In early April, a new study that was published by Johns Hopkins Bloomberg School of Public Health, explores a noted increase in residential radon in Pennsylvania due to hydraulic fracturing or “fracking.” The research involves a review of radon levels collected from over 700,000 buildings in Pennsylvania from 1989 to 2013. While this study (Predictors of Indoor Radon Concentrations in Pennsylvania 1989 - 2013) cannot undeniably conclude that fracking is responsible for the radon level increases, it is important to note that radon levels began an upward trend from 2004 to 2012 with higher levels in counties with more than 100 drilled wells.

Radon is a recognized carcinogenic gas that is produced by the decay of uranium in soil. The Environmental Protection Agency estimates that radon is responsible for 21,000 lung cancer deaths in the United States each year. The primary source of radon in homes is gas that has travelled through soil and entered the building through foundation openings such as cracks, sump pits, foundation joints, crawlspaces, or utility access penetrations. Soil or geologic changes or disturbances such as nearby construction can open new travel pathways for radon. In fact, the EPA recommends routine radon testing every two years because geologic changes can affect your radon level. In areas where natural gas is being extracted by methods that involve soil and rock fracturing, it seems unavoidable that other soil gases, such as radon, would also be released.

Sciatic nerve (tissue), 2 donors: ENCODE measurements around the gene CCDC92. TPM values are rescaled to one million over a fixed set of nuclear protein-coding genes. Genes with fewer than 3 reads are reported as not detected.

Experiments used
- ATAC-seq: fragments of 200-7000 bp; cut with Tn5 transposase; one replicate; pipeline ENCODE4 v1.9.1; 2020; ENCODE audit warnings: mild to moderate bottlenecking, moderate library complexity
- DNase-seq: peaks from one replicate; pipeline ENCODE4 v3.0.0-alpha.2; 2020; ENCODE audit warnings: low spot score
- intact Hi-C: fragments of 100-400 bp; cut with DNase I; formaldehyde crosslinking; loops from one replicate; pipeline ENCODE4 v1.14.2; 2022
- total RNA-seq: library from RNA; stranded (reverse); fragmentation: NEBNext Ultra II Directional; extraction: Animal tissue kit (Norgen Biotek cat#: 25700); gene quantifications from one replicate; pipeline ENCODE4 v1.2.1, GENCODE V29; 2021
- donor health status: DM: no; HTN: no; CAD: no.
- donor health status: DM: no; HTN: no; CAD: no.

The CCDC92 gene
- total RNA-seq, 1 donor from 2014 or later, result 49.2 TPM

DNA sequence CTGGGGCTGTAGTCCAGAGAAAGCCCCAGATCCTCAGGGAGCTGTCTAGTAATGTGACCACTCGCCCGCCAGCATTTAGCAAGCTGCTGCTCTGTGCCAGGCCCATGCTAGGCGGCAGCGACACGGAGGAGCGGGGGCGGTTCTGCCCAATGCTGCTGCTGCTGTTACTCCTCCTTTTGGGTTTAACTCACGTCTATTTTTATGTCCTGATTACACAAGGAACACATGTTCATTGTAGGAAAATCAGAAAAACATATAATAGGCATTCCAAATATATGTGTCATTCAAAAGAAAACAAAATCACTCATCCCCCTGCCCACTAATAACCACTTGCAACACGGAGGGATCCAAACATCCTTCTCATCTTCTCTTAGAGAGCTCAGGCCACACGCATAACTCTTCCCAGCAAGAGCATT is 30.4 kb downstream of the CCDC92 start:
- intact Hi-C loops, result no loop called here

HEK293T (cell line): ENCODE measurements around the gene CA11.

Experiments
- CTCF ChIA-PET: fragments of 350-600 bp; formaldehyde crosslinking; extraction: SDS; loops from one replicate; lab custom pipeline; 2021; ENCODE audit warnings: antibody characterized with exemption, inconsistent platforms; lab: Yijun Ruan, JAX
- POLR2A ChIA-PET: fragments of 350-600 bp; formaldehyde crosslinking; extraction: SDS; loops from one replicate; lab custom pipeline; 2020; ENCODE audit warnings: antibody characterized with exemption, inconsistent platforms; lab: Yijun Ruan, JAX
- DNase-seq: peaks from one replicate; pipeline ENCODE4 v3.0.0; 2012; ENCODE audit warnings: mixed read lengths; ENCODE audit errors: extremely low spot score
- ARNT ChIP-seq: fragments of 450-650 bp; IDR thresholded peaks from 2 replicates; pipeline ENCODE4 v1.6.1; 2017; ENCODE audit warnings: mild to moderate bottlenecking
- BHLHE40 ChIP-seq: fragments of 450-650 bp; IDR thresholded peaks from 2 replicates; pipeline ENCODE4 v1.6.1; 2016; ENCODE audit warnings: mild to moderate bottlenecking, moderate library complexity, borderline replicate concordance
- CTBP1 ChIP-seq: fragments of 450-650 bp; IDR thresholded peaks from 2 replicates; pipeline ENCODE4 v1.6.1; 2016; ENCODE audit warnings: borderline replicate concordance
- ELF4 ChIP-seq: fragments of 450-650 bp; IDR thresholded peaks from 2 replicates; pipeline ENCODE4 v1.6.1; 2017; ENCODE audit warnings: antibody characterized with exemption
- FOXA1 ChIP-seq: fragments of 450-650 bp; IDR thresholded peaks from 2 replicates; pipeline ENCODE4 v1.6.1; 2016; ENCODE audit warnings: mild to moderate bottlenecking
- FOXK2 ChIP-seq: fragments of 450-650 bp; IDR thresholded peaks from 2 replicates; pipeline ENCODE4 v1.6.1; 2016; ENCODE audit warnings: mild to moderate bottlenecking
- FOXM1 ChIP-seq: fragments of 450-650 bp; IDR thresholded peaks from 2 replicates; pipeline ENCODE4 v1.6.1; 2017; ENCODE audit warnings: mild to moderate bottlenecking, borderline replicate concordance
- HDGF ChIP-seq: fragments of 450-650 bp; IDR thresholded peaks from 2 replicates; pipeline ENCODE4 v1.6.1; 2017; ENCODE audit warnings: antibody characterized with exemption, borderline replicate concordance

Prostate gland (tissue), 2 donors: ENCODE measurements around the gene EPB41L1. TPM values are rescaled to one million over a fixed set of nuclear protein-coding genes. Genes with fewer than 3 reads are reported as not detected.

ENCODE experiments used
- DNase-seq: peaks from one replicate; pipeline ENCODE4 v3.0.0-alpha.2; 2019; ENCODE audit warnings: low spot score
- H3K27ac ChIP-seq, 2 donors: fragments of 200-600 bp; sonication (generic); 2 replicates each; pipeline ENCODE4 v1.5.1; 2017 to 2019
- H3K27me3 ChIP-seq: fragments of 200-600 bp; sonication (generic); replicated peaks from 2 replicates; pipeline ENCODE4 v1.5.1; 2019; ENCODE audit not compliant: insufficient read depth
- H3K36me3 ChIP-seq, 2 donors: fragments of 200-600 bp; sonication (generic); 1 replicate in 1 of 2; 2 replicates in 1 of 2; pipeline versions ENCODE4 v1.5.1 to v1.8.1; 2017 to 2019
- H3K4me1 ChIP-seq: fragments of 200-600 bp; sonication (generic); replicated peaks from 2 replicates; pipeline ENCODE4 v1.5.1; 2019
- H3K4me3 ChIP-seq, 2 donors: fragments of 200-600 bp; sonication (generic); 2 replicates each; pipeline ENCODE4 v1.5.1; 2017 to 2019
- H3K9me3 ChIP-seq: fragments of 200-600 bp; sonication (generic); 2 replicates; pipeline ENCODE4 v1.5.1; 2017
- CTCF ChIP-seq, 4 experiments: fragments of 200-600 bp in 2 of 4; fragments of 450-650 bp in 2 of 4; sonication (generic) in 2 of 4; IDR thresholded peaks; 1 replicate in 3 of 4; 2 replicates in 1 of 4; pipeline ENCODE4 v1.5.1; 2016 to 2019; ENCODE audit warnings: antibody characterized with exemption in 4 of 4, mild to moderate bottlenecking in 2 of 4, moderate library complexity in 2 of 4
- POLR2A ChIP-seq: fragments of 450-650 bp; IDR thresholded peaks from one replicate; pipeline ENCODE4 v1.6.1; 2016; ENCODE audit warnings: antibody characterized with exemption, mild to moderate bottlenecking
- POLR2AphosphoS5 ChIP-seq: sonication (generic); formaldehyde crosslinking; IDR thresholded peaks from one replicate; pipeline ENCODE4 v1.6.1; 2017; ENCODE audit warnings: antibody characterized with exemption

As residents and homeowners in Pennsylvania, the important points to consider are these:

- Pennsylvania has some of the highest radon levels in the country. Over 40% of Pennsylvania homes test above the EPA accepted level for radon gas.

- In recent years, natural gas extraction via fracking has become well established in many areas in Pennsylvania.

- Exposure to radon gas is a recognized health risk.

- Radon testing is the only way to know if you and your family are exposed to radon in your home, school, or workplace.

Radon testing is the first line of defense in protecting yourself and your family from radon related lung cancer. When radon is found, a radon mitigation system is an effective and affordable way to reduce your exposure to the dangers of radon gas. Professional radon testing is available, but a homeowner can conduct a simple radon test in just a few days to determine the radon level in their home. The EPA and the US Surgeon General recognize 4.0 pCi/L as the highest “acceptable” radon level and recommend the installation of a radon mitigation system when radon test results fall above this standard.

The need for radon testing and radon mitigation has long been a fact of life for Pennsylvania residents. When radon is found, it is important to consult with a certified Pennsylvania radon mitigation professional regarding the radon levels in your home. In light of this recent study results, all homeowners should consider radon testing and radon remediation to protect lung health.

About the Author:

Katherine Fisher is the co-owner and Vice President of SWAT Environmental of Pennsylvania. She holds a Bachelors degree from Purdue University in Environmental Sciences and is NRPP certified in radon measurement and radon mitigation.

To purchase a radon test kit or to get a free quote on radon mitigation for your home, contact the experts at SWAT Environmental of Pennsylvania at 1-800-NO-RADON.

Our highly trained professional staff is here to provide you and your customers with the best in radon mitigation services, including:

· Residential Radon Testing

· Mitigation systems & services

· Commercial Radon Mitigation

· Waterborne Radon Testing

· Radon Level Monitoring & System Alarms

· Preferred Real Estate Agent Mitigation Kits

on 15 May 2015
Hits: 3093